- The Washington Times - Friday, July 22, 2011

Significant disagreement remains in negotiations to roll back the nation’s debt, lawmakers said Friday, as the clock winds down toward an Aug. 2 deadline to raise the government’s borrowing limit and avoid default.

House Speaker John A. Boehner denied media reports that he and President Obama — who have been meeting in recent days to try to hammer out a compromise — were close to a deal.

“There was no agreement — publicly, privately, never an agreement — and frankly, not close to an agreement,” the Ohio Republican said during a morning news briefing at the Capitol. “So I would just suggest it’s going to be a hot weekend here in Washington, D.C.”



House Majority Leader Eric Cantor said House Republicans — who earlier this week passed their “Cap, Cut and Balance” budget bill that would significant cut government spending and raise the $14.29 trillion ceiling on federal debt – have done their part and shouldn’t be blamed for the impasse.

“We’ve done and continue to do the work of the American people in the House,” the Virginia Republican said. “What has the Senate done? When is [Senate Majority Leader] Harry Reid going to put forward his ideas?”

Mr. Reid, a Nevada Democrat, pressed both Mr. Boehner and the president to be careful in their negotiation — a move many interpret as a warning to Mr. Obama not to budge on the Democrats’ push to increase tax revenue as part of any final deal.

“I say to both the president and to the speaker: … Be very careful, show a lot of caution as this negotiation goes forward,” Mr. Reid said on the Senate floor Friday. “Any arrangement must be fair to all Americans — not just the wealthy.”

The president is pushing for a “grand bargain” that would include deficit reduction of about $4 trillion over 10 years, including more than $1 trillion in increased revenue from closing tax loopholes and other tax code changes.

But Republicans insist that any deal not include tax increase. And many in the party say closing corporate tax loopholes is nothing more than a tax increase that would have an adverse ripple effect on the economy and average Americans.

The Democratic-controlled Senate Friday morning rejected the House’s Cap, Cut and Balance Act — which called for a constitutional amendment to balance the federal budget — in a vote that fell strictly along party lines. Democrats said the measure would lead to cuts in entitlement programs for seniors, middle-income Americans and the nation’s most vulnerable.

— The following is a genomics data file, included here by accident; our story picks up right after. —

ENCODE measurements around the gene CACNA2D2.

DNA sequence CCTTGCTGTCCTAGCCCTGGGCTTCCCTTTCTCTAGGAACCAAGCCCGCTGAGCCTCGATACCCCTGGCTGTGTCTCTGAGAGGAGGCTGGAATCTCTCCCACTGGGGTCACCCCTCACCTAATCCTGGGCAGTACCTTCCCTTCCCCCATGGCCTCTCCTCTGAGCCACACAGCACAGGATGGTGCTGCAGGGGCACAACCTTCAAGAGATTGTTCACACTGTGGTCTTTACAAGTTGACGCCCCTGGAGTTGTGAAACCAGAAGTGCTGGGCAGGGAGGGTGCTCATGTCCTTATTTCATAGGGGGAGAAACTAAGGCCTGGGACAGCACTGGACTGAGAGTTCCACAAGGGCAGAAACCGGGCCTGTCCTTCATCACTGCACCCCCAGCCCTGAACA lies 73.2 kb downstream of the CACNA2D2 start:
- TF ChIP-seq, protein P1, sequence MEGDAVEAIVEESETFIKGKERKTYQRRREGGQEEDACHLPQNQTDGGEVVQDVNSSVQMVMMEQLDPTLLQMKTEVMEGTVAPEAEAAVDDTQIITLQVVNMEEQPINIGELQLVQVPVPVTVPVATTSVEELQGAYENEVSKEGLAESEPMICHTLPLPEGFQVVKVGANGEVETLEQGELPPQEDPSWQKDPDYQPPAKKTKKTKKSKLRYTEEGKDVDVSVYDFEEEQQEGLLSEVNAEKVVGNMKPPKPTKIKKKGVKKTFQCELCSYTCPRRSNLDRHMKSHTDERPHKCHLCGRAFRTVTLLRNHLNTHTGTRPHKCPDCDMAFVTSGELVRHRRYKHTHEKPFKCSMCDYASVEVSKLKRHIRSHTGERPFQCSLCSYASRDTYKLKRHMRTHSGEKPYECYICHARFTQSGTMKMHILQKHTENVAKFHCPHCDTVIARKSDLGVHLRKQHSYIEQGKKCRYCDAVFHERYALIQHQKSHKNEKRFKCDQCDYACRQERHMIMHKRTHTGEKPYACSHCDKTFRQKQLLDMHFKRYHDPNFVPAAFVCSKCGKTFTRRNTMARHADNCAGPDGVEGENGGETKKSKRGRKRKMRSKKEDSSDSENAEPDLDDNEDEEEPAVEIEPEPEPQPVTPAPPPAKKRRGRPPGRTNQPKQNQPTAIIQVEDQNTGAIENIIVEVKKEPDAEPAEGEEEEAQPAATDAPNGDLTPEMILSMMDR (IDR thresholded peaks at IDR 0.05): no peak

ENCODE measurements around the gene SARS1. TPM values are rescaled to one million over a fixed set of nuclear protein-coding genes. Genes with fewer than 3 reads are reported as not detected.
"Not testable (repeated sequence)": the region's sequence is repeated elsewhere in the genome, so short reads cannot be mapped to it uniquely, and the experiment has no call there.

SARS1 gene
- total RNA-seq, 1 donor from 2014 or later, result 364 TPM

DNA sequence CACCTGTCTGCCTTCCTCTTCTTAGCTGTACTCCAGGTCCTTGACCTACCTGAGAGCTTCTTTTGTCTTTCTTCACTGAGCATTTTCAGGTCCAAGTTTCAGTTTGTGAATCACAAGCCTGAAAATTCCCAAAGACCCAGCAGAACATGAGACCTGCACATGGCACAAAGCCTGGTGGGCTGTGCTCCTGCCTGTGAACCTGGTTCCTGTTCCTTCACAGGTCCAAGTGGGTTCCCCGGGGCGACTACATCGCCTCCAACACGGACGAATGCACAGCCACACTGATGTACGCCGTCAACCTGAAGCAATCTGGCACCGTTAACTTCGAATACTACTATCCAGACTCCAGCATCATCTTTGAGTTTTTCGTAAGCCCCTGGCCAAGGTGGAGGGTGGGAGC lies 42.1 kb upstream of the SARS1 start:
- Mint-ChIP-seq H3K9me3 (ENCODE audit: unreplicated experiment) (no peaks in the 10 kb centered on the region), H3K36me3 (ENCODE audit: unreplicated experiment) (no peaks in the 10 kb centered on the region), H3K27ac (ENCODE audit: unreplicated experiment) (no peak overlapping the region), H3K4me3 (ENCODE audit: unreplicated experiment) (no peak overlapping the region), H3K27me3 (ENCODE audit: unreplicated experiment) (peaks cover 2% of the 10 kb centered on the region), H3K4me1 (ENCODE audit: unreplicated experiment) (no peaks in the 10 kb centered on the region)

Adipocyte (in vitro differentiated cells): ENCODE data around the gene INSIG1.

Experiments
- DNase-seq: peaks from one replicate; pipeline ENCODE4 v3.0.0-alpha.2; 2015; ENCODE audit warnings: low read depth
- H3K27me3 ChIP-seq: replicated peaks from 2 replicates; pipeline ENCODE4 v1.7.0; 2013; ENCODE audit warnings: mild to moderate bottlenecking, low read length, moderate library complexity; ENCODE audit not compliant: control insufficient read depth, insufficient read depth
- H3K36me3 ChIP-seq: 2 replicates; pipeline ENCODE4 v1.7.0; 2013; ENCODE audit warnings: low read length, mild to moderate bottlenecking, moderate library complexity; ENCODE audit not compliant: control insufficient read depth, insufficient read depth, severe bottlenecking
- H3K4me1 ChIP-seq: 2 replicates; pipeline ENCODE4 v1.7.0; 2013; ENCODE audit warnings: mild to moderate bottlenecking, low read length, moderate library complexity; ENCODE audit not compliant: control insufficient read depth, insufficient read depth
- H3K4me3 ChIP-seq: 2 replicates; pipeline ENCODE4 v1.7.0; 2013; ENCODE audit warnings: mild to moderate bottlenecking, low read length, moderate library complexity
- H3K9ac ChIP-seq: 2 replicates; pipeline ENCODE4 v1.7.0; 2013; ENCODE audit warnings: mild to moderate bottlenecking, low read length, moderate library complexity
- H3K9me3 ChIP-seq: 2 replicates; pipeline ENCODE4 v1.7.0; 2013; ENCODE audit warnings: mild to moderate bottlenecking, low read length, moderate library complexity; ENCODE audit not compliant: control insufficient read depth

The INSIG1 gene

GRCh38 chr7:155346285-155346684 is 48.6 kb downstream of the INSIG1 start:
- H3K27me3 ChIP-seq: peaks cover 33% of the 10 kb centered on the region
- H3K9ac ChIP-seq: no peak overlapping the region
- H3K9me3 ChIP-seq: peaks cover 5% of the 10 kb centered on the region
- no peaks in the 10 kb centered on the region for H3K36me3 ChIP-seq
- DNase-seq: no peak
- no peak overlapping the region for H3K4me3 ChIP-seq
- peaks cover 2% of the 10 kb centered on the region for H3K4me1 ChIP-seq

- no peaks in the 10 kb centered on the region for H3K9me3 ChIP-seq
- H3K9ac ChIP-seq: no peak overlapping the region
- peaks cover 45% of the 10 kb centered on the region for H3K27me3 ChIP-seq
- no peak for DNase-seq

But Sen. Mike Lee, Utah Republican, said the House plan was by far the best proposal available to raise the debt limit and chastised Democrats for not offering their own proposed solution.

“I’m ready to see what they come up with — they own this [debt problem] now,” he said. “They have put this country in a position where it’s running up against a deadline with no legislation written.”

Mr. Reid cancelled a scheduled weekend work session for the Senate, saying that because any debt-reduction legislation likely will include tax revenues — which by law must originate in the House — it was pointless to keep his chamber open.

Mr. Boehner and the White House have been extremely tight-lipped about their private discussions, with even party leaders — including Mr. Reid — saying they aren’t privy to the details.

Sen. Jeff Sessions of Alabama, the senior Republican on the Senate Budget Committee, said he is “uneasy” about how the negotiations have been conducted behind closed doors.

“It’s pretty dangerous,” Mr. Session said. “My concern is that it’ll probably be cobbled together by a few people, produced, and it may or may not be wise.”

Treasury Secretary Timothy F. Geithner has warned the debt ceiling must be raised by Aug. 2 or the federal government risks defaulting on its sovereign debt — a scenario he says could trigger a major economic crisis.

A bipartisan group of senators called the “Gang of Six,” who unveiled a debt-reduction proposal this week similar to Mr. Obama’s, was scheduled to meet Friday.

Senate Minority Leader Mitch McConnell also has proposed a “backup plan” that would increase the debt ceiling while getting more than $1 trillion in spending cuts, though that proposal is unpopular among House Republicans.

• Sean Lengell can be reached at slengell@washingtontimes.com.

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